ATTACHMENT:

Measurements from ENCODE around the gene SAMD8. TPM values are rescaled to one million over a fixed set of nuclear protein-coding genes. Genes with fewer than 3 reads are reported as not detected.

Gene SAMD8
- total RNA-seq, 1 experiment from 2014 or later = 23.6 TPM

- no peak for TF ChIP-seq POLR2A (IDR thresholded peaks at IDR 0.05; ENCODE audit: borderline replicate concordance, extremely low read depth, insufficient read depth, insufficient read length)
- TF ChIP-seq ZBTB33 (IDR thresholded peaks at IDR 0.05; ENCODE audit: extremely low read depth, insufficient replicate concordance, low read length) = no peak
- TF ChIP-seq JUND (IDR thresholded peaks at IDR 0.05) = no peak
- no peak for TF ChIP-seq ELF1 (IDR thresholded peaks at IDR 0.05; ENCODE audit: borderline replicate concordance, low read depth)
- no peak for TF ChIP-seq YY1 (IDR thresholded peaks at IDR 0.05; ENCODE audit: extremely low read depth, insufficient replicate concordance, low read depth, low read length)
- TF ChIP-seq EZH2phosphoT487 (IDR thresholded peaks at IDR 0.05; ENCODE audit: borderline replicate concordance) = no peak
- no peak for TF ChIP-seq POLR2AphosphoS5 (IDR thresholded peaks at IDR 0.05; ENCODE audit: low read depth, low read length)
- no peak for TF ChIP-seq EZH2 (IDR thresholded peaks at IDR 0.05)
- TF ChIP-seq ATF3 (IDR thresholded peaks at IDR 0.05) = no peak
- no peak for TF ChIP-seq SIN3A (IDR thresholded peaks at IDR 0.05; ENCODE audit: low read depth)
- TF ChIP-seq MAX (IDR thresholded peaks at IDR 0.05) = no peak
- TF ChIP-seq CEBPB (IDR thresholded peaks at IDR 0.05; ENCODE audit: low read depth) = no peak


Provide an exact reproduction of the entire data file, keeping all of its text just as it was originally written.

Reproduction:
Measurements from ENCODE around the gene SAMD8. TPM values are rescaled to one million over a fixed set of nuclear protein-coding genes. Genes with fewer than 3 reads are reported as not detected.

Gene SAMD8
- total RNA-seq, 1 experiment from 2014 or later = 23.6 TPM

- no peak for TF ChIP-seq POLR2A (IDR thresholded peaks at IDR 0.05; ENCODE audit: borderline replicate concordance, extremely low read depth, insufficient read depth, insufficient read length)
- TF ChIP-seq ZBTB33 (IDR thresholded peaks at IDR 0.05; ENCODE audit: extremely low read depth, insufficient replicate concordance, low read length) = no peak
- TF ChIP-seq JUND (IDR thresholded peaks at IDR 0.05) = no peak
- no peak for TF ChIP-seq ELF1 (IDR thresholded peaks at IDR 0.05; ENCODE audit: borderline replicate concordance, low read depth)
- no peak for TF ChIP-seq YY1 (IDR thresholded peaks at IDR 0.05; ENCODE audit: extremely low read depth, insufficient replicate concordance, low read depth, low read length)
- TF ChIP-seq EZH2phosphoT487 (IDR thresholded peaks at IDR 0.05; ENCODE audit: borderline replicate concordance) = no peak
- no peak for TF ChIP-seq POLR2AphosphoS5 (IDR thresholded peaks at IDR 0.05; ENCODE audit: low read depth, low read length)
- no peak for TF ChIP-seq EZH2 (IDR thresholded peaks at IDR 0.05)
- TF ChIP-seq ATF3 (IDR thresholded peaks at IDR 0.05) = no peak
- no peak for TF ChIP-seq SIN3A (IDR thresholded peaks at IDR 0.05; ENCODE audit: low read depth)
- TF ChIP-seq MAX (IDR thresholded peaks at IDR 0.05) = no peak
- TF ChIP-seq CEBPB (IDR thresholded peaks at IDR 0.05; ENCODE audit: low read depth) = no peak